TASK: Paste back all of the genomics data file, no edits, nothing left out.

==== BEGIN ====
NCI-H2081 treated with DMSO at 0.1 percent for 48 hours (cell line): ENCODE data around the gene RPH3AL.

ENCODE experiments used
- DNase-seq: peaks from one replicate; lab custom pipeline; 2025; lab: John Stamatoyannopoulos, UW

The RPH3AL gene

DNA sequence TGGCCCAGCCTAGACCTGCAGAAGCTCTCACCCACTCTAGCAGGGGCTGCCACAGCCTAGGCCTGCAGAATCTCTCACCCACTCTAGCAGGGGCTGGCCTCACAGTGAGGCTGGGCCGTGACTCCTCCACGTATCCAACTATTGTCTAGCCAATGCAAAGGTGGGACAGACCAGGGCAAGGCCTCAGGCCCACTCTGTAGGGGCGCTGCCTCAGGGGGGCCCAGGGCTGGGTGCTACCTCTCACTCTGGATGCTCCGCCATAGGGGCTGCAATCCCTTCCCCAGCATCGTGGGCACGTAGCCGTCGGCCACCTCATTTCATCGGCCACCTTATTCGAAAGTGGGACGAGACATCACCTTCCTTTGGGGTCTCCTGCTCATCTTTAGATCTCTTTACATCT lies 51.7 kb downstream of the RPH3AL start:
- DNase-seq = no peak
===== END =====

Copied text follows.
NCI-H2081 treated with DMSO at 0.1 percent for 48 hours (cell line): ENCODE data around the gene RPH3AL.

ENCODE experiments used
- DNase-seq: peaks from one replicate; lab custom pipeline; 2025; lab: John Stamatoyannopoulos, UW

The RPH3AL gene

DNA sequence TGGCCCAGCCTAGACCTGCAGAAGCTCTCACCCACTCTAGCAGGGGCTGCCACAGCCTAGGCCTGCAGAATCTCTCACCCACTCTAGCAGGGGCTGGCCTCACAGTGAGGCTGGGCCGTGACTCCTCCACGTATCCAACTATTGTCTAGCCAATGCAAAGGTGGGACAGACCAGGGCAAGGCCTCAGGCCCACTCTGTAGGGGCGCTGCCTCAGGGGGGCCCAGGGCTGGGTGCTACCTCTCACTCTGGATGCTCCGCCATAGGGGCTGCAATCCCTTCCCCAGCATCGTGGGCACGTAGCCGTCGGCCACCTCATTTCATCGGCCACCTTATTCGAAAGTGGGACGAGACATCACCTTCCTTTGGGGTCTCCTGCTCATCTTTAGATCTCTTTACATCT lies 51.7 kb downstream of the RPH3AL start:
- DNase-seq = no peak